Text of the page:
Where President Trump's 'Face-Lift' Tweets Fit in Presidential History

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On Thursday morning, President Donald Trump came under fire for describing Joe Scarborough and Mika Brzezinski, the hosts of MSNBC's Morning Joe, as "Psycho Joe" and "low I.Q. Crazy Mika" and claiming that he declined to spend time with them at Mar-a-Lago around New Year's Eve and that she was "bleeding badly from a face-lift" at the time.

The President's tweets — which are considered official presidential statements — quickly drew backlash from Brzezinski herself, Trump's fellow Republicans and others,many of whom said that a statement like that is "beneath the office," as Sen. Lindsey Graham put it, and rare in presidential history.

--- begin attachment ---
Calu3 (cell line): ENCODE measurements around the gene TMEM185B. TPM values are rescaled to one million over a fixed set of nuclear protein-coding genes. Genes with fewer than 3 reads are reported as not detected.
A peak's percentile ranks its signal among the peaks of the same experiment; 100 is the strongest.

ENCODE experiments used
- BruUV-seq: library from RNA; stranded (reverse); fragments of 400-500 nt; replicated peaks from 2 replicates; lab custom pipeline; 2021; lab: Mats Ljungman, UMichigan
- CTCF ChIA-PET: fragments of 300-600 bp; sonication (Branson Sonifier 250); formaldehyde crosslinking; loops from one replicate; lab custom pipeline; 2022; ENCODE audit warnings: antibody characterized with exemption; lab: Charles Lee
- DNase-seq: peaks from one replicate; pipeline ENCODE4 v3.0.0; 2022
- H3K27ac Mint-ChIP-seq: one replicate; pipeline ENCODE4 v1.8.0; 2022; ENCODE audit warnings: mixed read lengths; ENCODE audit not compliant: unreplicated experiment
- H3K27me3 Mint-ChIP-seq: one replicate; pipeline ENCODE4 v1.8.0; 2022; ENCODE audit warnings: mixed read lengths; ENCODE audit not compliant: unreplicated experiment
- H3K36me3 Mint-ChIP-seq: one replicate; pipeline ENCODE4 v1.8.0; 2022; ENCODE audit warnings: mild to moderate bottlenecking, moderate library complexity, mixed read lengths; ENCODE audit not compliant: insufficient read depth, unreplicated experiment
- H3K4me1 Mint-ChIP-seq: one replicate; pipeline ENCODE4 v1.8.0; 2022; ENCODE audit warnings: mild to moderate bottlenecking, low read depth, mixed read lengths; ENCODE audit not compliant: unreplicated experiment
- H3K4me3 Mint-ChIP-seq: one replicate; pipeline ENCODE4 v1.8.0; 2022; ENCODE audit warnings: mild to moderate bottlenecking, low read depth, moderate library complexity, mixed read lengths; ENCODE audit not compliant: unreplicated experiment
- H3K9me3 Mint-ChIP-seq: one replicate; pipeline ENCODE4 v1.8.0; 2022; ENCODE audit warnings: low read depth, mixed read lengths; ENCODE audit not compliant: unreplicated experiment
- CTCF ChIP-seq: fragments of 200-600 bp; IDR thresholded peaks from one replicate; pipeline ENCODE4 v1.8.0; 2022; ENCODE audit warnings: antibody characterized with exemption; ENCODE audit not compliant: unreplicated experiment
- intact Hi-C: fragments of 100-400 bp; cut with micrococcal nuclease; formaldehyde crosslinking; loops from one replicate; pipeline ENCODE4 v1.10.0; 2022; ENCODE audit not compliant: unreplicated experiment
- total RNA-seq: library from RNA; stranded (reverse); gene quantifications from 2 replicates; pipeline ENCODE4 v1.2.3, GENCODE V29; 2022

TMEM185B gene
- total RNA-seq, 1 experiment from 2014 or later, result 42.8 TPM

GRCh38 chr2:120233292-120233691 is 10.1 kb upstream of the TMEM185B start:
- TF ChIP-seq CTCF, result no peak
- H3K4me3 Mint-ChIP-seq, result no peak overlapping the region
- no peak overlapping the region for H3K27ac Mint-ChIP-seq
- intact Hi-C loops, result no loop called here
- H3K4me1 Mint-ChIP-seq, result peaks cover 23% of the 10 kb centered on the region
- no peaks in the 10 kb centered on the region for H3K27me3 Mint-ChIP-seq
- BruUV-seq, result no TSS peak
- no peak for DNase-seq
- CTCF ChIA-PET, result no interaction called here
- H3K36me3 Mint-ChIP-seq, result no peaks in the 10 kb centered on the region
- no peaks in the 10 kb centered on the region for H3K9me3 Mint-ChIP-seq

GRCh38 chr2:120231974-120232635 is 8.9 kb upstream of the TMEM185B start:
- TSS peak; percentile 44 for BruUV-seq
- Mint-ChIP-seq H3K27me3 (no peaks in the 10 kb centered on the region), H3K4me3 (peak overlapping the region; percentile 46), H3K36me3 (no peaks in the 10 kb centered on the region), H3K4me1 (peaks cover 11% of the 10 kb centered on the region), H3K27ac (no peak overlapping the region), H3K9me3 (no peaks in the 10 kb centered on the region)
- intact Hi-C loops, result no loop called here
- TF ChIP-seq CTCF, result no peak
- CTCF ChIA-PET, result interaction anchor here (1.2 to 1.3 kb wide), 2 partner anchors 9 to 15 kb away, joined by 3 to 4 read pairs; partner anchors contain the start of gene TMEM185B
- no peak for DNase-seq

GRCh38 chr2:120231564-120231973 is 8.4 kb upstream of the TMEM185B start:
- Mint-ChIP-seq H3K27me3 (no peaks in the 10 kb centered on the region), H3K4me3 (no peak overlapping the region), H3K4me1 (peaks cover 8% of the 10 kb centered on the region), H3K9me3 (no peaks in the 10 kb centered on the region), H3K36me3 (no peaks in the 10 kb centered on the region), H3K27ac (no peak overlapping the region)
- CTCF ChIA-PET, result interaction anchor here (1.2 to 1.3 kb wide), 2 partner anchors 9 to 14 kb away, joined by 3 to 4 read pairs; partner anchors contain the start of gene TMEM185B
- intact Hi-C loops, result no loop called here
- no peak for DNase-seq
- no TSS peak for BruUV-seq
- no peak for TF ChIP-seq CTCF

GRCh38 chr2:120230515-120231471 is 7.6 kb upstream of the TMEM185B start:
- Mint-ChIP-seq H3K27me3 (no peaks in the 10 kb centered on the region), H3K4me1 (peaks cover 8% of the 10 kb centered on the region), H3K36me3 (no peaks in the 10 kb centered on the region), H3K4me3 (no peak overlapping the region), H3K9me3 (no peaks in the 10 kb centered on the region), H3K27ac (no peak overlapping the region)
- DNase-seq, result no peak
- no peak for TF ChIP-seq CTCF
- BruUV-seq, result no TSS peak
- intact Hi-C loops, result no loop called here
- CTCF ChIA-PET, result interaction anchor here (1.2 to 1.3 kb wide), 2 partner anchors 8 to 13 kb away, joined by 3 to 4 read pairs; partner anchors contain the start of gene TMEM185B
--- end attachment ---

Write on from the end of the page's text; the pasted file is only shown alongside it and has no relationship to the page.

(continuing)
But, in the scope of that history, it's not necessarily what Trump said that makes his comments unusual, but how he chose to say it. Twitter, in short, allows the President to broadcast to the world the kinds of things that his predecessors said privately, or at least through the filter of the press.

Read entire article at Time Magazine

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